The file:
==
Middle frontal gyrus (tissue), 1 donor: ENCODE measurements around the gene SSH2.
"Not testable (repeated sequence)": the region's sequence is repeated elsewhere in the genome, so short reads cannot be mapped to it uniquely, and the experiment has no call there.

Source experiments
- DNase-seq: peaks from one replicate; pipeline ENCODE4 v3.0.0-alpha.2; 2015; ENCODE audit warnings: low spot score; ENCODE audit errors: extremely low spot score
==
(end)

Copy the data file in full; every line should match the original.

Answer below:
Middle frontal gyrus (tissue), 1 donor: ENCODE measurements around the gene SSH2.
"Not testable (repeated sequence)": the region's sequence is repeated elsewhere in the genome, so short reads cannot be mapped to it uniquely, and the experiment has no call there.

Source experiments
- DNase-seq: peaks from one replicate; pipeline ENCODE4 v3.0.0-alpha.2; 2015; ENCODE audit warnings: low spot score; ENCODE audit errors: extremely low spot score